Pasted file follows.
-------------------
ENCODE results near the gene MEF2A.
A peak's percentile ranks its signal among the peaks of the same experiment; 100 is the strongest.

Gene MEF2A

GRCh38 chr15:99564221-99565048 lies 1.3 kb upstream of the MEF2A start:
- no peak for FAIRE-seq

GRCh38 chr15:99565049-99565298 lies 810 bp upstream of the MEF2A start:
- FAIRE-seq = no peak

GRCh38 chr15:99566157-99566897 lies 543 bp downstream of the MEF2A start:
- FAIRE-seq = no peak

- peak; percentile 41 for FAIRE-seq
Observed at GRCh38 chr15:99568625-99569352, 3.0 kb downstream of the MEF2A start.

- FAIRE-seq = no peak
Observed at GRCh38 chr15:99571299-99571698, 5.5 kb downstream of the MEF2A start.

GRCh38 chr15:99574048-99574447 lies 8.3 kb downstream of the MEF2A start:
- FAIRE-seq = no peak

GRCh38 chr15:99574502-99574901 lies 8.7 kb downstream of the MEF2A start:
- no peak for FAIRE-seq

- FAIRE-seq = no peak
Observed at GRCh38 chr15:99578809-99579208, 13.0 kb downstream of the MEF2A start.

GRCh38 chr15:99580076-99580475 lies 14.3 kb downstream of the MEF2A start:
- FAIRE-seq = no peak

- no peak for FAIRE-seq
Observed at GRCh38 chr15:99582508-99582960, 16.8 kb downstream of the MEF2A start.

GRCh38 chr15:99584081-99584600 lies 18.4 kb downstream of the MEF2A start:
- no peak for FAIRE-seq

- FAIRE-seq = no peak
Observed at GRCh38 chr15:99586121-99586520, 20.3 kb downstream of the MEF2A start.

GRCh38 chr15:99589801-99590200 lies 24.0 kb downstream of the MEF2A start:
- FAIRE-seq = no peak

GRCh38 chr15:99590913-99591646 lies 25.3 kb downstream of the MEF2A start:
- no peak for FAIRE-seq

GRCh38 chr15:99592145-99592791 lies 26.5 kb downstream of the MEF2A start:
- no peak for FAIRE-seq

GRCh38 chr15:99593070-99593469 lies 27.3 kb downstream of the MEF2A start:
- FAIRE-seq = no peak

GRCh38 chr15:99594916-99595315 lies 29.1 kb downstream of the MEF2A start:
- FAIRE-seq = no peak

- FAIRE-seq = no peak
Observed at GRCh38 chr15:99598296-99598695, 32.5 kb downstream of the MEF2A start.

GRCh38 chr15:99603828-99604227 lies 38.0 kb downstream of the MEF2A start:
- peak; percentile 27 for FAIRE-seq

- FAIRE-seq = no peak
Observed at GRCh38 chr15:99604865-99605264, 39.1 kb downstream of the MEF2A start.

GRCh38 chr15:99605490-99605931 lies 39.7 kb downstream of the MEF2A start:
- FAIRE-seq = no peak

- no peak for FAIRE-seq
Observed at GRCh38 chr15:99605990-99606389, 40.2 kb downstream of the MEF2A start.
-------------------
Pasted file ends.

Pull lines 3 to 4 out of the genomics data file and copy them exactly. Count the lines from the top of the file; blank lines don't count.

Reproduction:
Gene MEF2A

GRCh38 chr15:99564221-99565048 lies 1.3 kb upstream of the MEF2A start: